Step right up! Welcome to the February 4th, 2011 edition of the chess improvement blog carnival! A couple months ago, Blue Devil Knight suggested a roving carnival post of the best chess blog content on the internet, as determined by the submissions of readers. This is the second show so far. Be sure to check it out on it’s next stop at Blunderprone’s blog, March 4th, 2011, 1 month from today, and be sure to submit your favorite articles here for that event. On with the show!
George Duval presents an awesome game by fellow blogger, and next month’s host, Blunderprone, which helped him win the porstmouth open and gain an enormous pile of rating points. Blunderprone really wipes his opponent off the board here, though I think black could have improved his opening play by not exchanging his d-pawn for white’s c-pawn, and instead ganging up on it as in the Fischer variation with Ba6, and Nc6, Na5. Nonetheless, it’s an impressive victory from a fellow knight! How I won my section at the Porstmouth Open
frank fortune, who won our game submission contest last week and earned a new hardbound copy of Frank Brady’s new biography of Bobby Fischer, “Endgame,” presents the first installment in a series of articles on an interesting line in the Najdorf. It’s an interesting repertoire with key ideas against the ever popular Najdorf Sicilian. The main idea was developed by Nisipeanu, but he offers suggestions of his own to play it with White. The main themes are explained, and it’s definitely worth checking out.
Charlie Vaughan presents an interesting article entitled Do You Have an Opening for Me?, in which he thinks out loud about whether amateurs should study openings, and offers some interesting statistical information about the frequency with which certain openings occur.
Geoff Fergusson, a fellow knight errant, presents a thought provoking article about the 7 circles and the MDLM method involving the classic 1001 tactics collection by fred reinfeld entitled The Reinfeld Experiment.This article presents the preliminary results of an experiment applying the Expanding Repetitions method to Fred Reinfeld’s 1,001 Winning Chess Sacrifices and Combinations. The repetition schedule that worked best is the reverse of that used by Michael de la Maza in his 7 Circles programme.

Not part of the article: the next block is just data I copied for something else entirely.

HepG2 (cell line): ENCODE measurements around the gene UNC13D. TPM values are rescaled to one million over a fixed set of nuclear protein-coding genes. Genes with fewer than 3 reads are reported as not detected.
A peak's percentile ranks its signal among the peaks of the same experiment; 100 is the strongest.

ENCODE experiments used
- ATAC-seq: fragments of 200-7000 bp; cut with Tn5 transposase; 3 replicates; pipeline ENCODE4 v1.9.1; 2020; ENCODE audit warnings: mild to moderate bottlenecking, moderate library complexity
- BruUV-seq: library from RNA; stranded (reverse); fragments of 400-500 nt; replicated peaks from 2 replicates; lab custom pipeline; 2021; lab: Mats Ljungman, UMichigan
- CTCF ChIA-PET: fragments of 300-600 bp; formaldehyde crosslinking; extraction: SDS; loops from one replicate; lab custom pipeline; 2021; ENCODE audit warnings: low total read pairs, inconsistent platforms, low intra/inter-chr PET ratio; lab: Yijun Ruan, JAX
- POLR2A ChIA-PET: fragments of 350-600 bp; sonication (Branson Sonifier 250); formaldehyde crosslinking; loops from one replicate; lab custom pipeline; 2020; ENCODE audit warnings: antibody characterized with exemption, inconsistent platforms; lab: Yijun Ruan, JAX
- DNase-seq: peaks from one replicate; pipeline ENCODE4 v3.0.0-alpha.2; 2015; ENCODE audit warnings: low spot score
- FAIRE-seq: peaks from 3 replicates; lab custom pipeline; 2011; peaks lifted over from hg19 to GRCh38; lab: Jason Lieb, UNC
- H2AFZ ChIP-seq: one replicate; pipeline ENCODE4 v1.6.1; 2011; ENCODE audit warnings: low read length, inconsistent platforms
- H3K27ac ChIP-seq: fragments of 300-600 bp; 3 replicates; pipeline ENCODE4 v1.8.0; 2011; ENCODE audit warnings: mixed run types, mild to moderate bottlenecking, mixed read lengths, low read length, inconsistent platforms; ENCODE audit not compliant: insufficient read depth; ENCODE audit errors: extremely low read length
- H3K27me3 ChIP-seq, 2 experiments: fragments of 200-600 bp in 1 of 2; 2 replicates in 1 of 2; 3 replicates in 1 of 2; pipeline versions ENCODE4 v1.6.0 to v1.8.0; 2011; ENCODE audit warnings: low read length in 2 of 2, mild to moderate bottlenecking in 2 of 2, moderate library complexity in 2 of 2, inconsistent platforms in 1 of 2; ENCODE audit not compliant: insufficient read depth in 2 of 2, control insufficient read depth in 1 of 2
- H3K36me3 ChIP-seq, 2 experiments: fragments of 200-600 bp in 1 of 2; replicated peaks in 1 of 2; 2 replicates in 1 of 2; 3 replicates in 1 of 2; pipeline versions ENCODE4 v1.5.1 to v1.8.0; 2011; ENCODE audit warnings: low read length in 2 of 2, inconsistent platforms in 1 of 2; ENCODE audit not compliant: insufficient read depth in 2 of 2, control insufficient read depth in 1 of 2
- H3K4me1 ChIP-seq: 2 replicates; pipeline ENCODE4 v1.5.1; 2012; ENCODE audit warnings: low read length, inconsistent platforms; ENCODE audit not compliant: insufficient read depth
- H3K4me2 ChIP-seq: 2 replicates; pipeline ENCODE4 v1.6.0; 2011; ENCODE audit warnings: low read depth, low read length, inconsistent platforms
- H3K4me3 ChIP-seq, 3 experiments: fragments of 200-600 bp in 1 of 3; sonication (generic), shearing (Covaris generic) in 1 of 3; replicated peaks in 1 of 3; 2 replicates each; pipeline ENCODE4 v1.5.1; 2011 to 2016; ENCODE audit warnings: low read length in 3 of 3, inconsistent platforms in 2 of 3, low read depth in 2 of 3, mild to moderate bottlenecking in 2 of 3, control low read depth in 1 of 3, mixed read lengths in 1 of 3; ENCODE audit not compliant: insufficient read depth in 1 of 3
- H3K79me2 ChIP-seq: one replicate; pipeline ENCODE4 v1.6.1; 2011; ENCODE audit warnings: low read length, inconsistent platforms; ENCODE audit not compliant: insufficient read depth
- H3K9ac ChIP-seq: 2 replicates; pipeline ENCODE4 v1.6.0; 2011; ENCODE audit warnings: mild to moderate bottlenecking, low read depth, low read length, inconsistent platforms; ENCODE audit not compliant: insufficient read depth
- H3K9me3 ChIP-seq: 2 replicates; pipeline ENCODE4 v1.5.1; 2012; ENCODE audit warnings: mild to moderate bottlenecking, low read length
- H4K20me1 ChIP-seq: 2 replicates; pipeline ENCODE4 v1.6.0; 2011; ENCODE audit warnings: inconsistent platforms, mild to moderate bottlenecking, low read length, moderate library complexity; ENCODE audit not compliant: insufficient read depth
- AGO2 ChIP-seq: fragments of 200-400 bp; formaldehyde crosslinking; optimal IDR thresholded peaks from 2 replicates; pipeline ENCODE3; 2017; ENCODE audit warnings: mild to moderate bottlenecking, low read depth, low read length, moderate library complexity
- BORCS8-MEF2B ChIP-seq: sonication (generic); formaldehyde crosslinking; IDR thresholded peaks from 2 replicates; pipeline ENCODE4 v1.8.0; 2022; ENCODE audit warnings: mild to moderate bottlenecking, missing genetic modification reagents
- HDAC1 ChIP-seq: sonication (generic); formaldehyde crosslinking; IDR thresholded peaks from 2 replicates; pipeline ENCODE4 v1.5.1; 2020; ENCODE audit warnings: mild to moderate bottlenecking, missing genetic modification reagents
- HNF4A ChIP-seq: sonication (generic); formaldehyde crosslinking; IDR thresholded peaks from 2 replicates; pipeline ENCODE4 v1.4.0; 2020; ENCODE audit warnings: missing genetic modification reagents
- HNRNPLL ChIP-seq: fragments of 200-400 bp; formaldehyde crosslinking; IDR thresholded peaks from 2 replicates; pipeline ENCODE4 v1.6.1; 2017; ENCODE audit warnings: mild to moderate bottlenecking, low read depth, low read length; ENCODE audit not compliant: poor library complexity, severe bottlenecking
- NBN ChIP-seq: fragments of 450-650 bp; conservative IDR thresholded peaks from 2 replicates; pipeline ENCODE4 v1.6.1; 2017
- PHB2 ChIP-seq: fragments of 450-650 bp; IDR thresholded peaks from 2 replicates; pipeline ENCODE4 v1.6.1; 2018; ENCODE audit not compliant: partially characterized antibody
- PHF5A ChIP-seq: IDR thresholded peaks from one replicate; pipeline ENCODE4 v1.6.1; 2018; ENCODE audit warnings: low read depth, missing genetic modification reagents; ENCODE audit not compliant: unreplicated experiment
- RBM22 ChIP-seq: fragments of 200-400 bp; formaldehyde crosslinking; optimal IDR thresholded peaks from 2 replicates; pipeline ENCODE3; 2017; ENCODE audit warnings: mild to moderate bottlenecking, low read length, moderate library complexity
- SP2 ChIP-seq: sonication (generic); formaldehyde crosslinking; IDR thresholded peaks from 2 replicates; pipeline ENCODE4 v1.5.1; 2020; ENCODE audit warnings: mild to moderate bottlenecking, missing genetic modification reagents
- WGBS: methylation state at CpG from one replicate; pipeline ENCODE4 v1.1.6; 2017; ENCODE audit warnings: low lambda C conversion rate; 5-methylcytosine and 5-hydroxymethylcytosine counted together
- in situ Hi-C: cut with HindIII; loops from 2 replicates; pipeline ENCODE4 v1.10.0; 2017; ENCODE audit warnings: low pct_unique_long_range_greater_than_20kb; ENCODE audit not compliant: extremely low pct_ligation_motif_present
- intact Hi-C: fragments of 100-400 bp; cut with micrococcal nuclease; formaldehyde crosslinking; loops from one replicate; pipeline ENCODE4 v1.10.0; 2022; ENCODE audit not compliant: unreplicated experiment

Mark Weeks presents an article from his fantastic blog, Chess for All Ages, on one of the most important theoretical and extremely well known rook and pawn endings books ever written, entitled Levenfish’s Rook Endings. I was happy to see this submission, and Chess for All Ages is consistently one of the most interesting chess blogs on the web, and this post in particular deals with one of my favorite subjects: rook and pawn endings.
The Full English Breakfast is a podcast/blog with witty commentary and coverage of current events and scandals in the chess world. I have to admit that I love this show and wish that they would produce it more often. Episode 6 covers the London Classic as well as some other chess scandals that are whirling around at the moment. I applaud them for being the only journalists that I have seen ask Carlsen directly what exactly is he thinking with his unexpected decision to withdraw from the candidates matches. Highly recommended.
frank fortune presents a tactical buffet for your viewing pleasure here. Three Top Grandmaster positions to solve. Answers are posted in the comments section !”
The blogger formerly known as the Unemployed Fellow wrote this fantastic post recounting a time when he found himself forced to mate with a bishop and knight in a pawnless ending. I was aware of the “W-method” for delivering this mate, and I have also seen the “triangle” method, but I have never been exposed to this “four-square” method, which seems even more straightforward. Hopefully if I’m ever confronted with this ending I will be able to perform as well as he did.
frank fortune presents a tactical smorgasbord of positions arising out of the Sicilian Kan/Taimanov, here “follow the grandmasters with these three attacking tactical positions ! Enjoy. Check comments for questions,hints and answers !”
Dana blogs chess is another high quality blog with frequent posts and great material, and this post demonstrates a win of dana’s at the New Year’s Open using the Bird’s defense to meet the Spanish. My favorite quote from the post: Two moves is the record length of time for an A player to maintain the tension.
lefthandsketch presents The Anatomy of the French Advance, which covers the main conceptual ideas behind that opening for both black and white. I have to admit I am proud of the work I did on this article, though I think I will update it soon to include a critical line for white when faced with 1.e4 e6 2.d4 d5 3.e5 c5 4.c3 Nc6 5.Nf3 Qb6 6.a3 c4 7.Nbd2 Na5!, when Sveshnikov recommends 8.Be2, and castling kingside.
Drive home safely! And remember to check out next month’s installment of The Chess Improvement Blog Carnival at Blunderprone’s blog.
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